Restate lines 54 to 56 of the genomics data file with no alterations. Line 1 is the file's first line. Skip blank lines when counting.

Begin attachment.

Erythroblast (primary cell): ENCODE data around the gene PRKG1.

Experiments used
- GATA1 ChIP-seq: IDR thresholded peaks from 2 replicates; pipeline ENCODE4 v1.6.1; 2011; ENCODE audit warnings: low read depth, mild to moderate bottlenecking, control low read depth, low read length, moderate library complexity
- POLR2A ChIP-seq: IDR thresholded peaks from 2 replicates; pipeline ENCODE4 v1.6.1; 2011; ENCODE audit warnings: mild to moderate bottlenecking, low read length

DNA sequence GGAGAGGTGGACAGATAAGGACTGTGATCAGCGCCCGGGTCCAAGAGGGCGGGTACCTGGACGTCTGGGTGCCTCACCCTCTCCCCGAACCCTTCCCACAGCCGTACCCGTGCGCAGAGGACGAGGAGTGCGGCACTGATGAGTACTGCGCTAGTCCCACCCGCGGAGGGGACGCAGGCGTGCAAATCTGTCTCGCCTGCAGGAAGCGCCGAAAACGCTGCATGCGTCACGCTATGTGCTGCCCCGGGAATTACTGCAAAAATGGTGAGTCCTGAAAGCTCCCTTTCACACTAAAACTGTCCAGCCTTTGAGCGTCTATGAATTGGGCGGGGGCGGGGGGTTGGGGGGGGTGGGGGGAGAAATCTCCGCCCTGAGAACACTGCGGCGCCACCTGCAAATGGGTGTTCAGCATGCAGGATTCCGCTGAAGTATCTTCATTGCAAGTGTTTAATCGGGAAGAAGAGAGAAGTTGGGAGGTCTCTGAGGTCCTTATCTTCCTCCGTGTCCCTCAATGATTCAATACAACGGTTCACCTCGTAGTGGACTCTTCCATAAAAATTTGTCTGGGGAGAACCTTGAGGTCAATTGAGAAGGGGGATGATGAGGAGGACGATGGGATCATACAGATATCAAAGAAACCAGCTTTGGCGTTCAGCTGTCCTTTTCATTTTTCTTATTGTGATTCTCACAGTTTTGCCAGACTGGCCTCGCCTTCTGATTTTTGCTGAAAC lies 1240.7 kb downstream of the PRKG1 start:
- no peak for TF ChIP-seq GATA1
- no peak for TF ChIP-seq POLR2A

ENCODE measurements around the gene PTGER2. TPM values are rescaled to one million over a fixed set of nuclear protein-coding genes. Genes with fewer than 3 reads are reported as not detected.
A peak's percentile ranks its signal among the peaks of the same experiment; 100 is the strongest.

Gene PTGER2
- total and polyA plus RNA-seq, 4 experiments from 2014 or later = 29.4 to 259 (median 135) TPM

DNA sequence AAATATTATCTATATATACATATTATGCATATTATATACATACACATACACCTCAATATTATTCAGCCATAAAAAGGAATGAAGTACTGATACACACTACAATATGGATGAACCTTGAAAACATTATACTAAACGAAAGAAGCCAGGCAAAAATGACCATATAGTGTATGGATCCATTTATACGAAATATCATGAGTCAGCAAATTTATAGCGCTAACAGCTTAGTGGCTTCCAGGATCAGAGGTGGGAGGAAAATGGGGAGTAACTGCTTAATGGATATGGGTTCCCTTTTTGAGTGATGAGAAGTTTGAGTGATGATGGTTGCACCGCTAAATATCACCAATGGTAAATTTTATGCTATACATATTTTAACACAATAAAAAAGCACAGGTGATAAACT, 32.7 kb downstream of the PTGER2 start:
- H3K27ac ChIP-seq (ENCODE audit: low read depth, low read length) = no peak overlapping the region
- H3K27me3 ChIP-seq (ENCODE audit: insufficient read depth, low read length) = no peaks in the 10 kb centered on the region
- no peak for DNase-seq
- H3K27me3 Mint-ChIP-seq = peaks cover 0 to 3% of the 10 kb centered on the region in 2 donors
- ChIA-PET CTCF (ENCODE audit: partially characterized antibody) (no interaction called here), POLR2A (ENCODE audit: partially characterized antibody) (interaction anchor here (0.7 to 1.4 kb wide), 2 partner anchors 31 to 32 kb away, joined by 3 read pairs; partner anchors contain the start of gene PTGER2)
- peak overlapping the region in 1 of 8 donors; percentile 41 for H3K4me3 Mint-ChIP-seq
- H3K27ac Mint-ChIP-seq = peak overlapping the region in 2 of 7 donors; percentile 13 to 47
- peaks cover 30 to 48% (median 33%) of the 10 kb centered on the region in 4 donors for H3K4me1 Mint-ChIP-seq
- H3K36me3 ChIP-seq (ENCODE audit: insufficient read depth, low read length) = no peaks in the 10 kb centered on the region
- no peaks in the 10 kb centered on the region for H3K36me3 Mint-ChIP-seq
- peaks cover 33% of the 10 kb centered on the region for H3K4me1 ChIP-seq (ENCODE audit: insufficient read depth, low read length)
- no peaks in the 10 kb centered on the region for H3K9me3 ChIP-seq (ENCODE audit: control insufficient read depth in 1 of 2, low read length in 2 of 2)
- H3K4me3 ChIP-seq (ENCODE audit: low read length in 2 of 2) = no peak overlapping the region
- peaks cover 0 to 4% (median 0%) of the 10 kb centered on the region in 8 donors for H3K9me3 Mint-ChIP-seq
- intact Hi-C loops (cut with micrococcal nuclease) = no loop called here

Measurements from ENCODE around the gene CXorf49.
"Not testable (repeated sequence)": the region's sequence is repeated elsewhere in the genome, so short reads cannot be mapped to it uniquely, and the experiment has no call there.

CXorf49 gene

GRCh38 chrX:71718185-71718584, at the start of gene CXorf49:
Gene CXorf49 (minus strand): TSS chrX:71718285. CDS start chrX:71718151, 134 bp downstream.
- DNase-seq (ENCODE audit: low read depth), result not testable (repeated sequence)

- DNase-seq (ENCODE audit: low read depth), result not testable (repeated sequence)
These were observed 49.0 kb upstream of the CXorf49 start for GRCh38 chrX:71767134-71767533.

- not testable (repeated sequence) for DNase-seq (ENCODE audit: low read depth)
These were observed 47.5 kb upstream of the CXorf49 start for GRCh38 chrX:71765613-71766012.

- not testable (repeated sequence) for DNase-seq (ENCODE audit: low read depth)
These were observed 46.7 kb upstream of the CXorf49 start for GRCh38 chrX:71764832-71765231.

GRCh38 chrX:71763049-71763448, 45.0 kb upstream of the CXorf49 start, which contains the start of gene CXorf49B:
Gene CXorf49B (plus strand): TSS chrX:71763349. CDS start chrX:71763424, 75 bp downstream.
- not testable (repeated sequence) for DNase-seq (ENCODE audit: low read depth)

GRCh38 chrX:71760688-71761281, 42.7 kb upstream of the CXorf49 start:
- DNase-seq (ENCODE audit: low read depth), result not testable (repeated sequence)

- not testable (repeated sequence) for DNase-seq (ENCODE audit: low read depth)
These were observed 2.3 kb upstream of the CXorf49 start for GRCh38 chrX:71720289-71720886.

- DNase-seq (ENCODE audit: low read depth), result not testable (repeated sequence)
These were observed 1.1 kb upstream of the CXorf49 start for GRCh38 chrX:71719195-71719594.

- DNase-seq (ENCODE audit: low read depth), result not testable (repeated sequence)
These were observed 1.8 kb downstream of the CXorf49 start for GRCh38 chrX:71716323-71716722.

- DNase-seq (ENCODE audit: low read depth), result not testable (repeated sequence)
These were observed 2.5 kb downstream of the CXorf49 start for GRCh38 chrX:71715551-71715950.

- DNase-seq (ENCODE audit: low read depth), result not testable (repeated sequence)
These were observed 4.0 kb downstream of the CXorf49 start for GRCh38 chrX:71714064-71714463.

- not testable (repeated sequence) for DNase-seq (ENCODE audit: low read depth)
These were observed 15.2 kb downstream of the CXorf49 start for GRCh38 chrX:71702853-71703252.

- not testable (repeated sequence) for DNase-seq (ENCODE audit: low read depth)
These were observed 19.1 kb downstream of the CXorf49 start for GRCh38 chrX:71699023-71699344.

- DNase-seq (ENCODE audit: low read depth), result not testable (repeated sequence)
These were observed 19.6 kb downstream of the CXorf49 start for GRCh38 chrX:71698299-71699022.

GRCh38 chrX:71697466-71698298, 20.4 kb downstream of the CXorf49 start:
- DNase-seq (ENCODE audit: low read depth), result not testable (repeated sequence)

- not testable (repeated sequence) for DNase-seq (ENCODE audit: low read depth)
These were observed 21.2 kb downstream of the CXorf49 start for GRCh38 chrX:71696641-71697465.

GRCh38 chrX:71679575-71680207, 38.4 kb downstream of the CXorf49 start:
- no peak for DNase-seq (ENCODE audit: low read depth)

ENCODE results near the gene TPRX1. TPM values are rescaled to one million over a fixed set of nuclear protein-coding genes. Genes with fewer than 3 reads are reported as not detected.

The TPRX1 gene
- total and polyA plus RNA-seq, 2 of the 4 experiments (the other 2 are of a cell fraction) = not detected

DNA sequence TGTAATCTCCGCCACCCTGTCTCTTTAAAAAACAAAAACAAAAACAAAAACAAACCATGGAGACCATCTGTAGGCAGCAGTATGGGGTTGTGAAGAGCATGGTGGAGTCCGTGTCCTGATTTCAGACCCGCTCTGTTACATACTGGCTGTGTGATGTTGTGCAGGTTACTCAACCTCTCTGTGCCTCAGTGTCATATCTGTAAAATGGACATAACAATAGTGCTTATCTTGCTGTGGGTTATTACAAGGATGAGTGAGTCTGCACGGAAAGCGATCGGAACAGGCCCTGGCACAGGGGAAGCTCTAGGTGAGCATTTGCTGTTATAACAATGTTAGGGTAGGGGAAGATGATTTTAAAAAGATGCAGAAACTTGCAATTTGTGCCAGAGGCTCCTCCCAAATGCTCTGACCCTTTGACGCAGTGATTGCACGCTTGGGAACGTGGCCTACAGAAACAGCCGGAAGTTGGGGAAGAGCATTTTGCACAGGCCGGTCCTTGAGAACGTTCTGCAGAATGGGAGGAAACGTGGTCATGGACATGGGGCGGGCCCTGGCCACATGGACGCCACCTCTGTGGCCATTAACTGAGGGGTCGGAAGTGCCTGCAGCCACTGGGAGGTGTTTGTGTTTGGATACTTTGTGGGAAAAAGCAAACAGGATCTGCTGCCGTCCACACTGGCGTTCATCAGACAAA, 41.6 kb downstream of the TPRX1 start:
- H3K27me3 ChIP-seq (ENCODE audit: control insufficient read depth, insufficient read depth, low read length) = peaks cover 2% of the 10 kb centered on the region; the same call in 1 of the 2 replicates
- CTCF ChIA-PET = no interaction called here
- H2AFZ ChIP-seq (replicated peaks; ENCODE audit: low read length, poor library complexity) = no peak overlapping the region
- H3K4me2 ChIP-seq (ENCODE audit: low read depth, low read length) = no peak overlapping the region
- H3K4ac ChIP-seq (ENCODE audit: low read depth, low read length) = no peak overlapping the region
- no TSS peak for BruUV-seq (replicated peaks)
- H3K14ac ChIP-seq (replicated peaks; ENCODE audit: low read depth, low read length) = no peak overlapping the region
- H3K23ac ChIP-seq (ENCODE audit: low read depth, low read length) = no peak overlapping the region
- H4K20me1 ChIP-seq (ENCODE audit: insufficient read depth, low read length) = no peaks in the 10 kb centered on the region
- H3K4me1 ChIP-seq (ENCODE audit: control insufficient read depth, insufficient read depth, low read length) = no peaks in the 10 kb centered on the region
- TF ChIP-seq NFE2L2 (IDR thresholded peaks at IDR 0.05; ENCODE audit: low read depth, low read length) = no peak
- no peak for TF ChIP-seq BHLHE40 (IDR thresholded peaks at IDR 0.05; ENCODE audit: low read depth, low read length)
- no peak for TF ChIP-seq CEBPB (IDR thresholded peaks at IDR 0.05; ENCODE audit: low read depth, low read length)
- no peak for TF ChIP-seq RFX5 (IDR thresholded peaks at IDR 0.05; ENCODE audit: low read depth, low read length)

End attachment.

These were observed 4.0 kb downstream of the CXorf49 start for GRCh38 chrX:71714064-71714463.

- not testable (repeated sequence) for DNase-seq (ENCODE audit: low read depth)
These were observed 15.2 kb downstream of the CXorf49 start for GRCh38 chrX:71702853-71703252.